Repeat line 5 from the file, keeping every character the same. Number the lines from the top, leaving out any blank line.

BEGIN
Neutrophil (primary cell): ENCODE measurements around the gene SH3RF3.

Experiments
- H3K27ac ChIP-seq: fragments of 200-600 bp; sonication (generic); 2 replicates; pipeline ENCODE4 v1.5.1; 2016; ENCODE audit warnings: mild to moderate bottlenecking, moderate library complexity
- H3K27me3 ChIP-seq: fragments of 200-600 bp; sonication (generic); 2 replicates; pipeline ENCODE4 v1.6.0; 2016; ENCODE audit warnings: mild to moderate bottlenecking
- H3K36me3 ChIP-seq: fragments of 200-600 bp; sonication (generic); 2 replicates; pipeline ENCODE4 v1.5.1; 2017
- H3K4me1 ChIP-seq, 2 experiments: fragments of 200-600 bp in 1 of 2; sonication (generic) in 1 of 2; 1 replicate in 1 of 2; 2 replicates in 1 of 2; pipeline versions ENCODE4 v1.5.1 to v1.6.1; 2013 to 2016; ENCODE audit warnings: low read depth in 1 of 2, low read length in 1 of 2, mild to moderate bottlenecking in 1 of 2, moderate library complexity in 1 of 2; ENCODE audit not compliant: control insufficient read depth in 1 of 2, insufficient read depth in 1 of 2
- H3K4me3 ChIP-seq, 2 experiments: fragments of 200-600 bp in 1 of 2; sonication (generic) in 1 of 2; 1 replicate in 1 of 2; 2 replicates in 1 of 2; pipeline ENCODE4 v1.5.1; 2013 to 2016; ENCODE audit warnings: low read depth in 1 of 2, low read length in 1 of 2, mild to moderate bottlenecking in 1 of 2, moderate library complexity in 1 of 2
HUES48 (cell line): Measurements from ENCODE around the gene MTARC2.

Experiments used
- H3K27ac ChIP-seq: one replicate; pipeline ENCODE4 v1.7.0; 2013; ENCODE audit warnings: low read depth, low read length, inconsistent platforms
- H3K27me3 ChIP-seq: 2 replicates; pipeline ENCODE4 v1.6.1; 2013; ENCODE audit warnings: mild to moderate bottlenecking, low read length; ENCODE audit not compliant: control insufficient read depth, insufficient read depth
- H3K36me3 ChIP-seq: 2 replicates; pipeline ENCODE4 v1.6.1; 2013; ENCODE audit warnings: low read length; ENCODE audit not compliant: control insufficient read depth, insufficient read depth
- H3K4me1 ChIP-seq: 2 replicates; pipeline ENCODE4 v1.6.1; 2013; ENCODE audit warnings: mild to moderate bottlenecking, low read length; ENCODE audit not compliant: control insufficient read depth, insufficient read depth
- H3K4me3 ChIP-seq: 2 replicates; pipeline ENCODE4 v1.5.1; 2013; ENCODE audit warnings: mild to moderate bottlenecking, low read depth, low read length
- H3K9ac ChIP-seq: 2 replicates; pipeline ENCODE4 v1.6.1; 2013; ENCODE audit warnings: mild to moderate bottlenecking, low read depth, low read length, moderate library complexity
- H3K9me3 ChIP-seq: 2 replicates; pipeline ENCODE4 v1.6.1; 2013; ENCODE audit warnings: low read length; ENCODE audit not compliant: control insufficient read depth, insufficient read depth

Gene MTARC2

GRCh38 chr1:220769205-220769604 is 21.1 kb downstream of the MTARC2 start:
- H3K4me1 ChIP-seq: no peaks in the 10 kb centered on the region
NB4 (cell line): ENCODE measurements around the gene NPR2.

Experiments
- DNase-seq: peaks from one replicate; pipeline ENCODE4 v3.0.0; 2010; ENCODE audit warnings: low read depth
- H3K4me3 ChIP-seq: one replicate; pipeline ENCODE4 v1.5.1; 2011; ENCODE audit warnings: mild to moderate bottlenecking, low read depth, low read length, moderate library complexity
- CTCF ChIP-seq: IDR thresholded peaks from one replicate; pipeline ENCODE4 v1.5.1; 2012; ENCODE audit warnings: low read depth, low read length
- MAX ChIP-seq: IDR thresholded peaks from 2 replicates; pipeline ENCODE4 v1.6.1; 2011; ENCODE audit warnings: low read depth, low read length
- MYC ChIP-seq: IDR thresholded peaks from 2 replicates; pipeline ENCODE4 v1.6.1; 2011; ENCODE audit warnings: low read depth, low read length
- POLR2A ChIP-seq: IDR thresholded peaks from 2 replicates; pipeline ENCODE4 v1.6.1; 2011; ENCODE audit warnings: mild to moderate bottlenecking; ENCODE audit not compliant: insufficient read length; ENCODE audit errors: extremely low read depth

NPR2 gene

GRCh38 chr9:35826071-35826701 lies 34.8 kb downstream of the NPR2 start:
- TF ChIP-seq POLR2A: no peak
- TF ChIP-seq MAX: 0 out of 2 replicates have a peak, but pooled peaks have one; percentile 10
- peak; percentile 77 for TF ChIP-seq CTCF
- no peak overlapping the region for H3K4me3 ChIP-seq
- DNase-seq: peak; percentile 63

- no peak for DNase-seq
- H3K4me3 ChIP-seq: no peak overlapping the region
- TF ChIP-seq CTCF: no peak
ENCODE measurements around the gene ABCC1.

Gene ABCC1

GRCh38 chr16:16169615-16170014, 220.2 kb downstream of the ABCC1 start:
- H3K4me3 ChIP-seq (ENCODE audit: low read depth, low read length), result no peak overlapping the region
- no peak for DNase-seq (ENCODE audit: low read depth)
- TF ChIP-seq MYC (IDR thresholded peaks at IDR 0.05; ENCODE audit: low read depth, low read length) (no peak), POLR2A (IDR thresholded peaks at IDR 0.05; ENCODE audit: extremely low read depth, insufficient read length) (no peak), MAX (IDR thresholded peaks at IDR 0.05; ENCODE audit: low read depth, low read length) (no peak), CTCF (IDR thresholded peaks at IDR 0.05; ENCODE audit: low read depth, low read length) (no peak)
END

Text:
- H3K36me3 ChIP-seq: fragments of 200-600 bp; sonication (generic); 2 replicates; pipeline ENCODE4 v1.5.1; 2017